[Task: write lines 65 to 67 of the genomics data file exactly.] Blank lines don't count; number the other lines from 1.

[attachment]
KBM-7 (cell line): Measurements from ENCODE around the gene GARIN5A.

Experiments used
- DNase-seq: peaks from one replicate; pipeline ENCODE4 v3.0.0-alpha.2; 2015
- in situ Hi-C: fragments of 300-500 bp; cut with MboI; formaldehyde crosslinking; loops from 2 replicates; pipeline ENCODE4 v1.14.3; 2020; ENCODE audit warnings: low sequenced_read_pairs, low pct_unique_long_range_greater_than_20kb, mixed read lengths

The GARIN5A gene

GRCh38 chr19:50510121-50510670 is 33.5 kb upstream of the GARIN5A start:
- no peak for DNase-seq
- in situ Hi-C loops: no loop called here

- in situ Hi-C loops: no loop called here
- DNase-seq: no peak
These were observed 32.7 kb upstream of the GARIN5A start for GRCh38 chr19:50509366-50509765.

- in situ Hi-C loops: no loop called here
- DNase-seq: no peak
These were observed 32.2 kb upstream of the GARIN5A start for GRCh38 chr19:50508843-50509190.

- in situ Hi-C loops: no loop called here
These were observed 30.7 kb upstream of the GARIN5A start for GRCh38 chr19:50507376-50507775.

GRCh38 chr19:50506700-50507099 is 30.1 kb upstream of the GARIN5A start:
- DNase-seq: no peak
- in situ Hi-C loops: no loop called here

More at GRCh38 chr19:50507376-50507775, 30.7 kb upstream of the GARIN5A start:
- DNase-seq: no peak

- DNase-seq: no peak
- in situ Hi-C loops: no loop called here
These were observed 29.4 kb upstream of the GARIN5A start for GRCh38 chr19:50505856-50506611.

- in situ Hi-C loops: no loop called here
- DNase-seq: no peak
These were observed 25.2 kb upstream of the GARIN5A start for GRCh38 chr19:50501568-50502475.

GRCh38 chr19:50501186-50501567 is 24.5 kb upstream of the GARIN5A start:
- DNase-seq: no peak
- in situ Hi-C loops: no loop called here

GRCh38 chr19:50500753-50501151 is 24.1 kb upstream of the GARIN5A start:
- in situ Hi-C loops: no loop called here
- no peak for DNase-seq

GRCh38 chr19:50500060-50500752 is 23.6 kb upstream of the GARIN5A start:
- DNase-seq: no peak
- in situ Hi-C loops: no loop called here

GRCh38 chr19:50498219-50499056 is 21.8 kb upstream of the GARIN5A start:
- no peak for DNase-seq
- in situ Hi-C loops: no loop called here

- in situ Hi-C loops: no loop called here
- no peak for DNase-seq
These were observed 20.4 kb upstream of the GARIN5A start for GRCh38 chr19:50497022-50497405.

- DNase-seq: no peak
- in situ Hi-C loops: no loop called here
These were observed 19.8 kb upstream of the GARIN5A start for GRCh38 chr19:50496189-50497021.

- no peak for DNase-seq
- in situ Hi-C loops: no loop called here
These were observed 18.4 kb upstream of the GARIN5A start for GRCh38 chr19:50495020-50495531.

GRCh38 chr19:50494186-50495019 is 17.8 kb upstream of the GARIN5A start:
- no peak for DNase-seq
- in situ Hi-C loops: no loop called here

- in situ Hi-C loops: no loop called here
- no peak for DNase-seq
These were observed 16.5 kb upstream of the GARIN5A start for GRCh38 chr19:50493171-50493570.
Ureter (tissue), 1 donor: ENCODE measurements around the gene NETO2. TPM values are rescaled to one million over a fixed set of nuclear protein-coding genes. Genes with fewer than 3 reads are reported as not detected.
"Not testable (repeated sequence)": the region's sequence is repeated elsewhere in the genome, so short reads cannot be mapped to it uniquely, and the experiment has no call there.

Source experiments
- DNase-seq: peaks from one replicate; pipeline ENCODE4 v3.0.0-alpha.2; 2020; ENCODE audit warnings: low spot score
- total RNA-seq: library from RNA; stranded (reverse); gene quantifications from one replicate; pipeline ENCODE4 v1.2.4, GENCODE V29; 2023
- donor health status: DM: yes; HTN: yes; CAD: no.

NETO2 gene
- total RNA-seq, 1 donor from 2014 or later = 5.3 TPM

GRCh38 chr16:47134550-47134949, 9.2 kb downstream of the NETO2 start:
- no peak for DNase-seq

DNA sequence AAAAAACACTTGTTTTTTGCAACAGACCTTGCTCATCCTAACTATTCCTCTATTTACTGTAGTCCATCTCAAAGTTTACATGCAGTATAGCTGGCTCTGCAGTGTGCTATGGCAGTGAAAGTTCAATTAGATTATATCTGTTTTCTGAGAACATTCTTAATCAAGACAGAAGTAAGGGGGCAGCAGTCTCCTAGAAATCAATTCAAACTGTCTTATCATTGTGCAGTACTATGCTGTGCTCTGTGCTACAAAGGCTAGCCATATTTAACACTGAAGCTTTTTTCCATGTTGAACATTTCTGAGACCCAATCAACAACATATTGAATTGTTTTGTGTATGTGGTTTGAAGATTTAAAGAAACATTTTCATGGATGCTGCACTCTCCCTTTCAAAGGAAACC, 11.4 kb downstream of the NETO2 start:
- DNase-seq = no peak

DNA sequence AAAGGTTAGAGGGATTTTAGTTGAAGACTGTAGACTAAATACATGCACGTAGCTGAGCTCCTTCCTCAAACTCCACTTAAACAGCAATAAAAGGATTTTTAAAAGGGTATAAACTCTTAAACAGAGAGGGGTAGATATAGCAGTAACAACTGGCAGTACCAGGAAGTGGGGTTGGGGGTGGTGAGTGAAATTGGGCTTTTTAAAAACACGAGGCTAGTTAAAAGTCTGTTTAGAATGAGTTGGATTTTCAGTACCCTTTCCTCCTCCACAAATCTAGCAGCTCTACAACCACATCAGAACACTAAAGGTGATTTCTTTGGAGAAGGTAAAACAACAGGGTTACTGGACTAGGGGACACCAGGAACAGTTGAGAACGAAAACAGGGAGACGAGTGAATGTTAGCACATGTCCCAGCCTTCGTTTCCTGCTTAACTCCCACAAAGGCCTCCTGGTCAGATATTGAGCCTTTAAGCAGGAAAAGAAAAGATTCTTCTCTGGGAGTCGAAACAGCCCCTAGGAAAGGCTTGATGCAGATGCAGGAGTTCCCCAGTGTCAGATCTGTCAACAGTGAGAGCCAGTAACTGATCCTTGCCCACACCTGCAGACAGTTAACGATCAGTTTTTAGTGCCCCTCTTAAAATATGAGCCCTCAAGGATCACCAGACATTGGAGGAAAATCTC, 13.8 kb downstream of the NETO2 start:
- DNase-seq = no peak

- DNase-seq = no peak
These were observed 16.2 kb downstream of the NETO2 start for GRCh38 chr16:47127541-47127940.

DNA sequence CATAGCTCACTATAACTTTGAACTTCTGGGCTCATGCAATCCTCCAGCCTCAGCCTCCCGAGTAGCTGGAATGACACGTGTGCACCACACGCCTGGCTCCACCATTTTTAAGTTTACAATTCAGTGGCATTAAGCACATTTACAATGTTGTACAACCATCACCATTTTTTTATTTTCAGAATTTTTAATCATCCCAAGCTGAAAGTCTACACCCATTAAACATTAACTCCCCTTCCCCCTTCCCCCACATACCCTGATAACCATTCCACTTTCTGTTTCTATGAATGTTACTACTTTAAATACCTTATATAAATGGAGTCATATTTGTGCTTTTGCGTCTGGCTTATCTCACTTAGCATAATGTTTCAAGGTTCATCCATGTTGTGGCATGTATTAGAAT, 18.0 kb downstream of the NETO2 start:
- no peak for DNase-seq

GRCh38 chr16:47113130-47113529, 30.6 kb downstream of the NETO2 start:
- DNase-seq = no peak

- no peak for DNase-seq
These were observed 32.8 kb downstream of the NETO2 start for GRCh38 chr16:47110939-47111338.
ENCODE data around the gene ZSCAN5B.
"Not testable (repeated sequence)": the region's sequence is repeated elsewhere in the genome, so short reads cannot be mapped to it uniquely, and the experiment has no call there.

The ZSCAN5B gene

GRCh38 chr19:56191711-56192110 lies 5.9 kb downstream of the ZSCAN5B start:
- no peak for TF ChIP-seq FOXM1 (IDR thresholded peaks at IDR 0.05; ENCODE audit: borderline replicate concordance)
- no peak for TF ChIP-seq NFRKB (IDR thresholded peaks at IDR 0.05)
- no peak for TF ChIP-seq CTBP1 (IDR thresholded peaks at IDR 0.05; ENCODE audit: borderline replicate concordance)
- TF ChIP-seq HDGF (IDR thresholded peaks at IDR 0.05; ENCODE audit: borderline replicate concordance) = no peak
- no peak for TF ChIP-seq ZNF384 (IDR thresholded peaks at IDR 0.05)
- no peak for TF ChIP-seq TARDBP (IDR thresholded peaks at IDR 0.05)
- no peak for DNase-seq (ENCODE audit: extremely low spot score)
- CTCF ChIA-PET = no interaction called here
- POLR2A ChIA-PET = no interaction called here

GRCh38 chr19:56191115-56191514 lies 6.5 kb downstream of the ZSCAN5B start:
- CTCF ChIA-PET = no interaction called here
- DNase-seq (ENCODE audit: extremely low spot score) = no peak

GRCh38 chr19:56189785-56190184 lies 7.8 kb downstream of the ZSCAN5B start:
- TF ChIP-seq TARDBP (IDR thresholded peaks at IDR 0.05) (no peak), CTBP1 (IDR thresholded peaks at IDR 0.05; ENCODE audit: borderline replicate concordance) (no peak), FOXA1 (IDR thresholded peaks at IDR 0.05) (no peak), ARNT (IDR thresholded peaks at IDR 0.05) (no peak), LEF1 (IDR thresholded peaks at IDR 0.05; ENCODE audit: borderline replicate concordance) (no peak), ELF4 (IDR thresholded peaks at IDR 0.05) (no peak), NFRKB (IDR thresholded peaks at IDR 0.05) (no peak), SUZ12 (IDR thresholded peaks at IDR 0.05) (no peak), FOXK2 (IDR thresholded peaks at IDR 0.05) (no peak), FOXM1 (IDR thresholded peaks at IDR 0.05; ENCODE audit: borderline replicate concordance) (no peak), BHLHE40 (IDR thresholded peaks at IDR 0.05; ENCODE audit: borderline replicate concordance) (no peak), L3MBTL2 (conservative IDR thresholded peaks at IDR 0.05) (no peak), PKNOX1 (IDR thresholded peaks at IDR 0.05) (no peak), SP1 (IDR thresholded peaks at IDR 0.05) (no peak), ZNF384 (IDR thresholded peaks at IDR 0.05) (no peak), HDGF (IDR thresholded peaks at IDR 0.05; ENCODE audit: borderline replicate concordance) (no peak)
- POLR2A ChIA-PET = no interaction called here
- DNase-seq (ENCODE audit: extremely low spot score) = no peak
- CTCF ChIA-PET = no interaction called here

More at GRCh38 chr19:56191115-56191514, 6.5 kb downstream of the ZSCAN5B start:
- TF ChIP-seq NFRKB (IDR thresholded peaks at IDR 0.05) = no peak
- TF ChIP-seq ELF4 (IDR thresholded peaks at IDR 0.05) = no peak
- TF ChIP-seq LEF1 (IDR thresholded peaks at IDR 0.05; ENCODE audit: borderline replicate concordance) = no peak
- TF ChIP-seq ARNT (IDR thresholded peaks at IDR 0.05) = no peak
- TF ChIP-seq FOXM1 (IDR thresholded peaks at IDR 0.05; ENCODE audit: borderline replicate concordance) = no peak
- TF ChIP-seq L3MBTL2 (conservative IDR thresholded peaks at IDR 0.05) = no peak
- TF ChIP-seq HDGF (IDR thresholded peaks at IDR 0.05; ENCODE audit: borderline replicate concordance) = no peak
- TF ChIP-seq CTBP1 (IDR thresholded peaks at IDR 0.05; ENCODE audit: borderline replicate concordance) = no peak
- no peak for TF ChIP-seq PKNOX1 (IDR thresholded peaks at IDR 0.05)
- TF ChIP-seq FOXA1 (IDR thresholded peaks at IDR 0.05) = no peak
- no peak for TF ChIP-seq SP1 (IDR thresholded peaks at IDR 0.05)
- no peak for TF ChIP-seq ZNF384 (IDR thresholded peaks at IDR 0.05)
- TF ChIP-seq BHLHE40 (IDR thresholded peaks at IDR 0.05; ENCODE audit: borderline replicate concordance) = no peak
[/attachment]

DNA sequence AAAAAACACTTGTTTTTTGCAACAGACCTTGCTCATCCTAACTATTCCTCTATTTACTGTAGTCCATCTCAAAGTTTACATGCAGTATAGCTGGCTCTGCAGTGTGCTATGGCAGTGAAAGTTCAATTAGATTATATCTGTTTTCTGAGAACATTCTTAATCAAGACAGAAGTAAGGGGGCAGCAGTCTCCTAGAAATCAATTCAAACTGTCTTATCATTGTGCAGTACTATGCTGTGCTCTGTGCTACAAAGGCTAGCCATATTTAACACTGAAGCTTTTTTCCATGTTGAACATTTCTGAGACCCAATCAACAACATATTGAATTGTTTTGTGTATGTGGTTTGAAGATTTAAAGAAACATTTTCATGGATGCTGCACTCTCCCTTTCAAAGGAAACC, 11.4 kb downstream of the NETO2 start:
- DNase-seq = no peak

DNA sequence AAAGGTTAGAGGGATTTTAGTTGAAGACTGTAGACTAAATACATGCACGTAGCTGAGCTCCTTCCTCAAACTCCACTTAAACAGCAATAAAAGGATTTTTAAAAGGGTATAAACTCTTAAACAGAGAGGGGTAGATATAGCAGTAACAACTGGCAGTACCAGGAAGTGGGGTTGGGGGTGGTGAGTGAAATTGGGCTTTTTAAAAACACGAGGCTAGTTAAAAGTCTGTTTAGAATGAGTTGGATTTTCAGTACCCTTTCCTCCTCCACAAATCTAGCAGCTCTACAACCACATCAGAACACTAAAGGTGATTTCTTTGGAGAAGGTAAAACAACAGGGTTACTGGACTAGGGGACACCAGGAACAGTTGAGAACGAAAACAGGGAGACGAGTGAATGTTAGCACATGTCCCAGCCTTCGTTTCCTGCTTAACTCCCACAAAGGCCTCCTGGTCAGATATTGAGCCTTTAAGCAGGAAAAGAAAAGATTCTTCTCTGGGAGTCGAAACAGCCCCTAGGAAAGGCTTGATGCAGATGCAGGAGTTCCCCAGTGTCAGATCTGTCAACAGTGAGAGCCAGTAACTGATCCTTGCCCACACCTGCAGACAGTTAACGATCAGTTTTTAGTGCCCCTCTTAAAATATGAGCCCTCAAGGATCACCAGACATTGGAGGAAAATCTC, 13.8 kb downstream of the NETO2 start: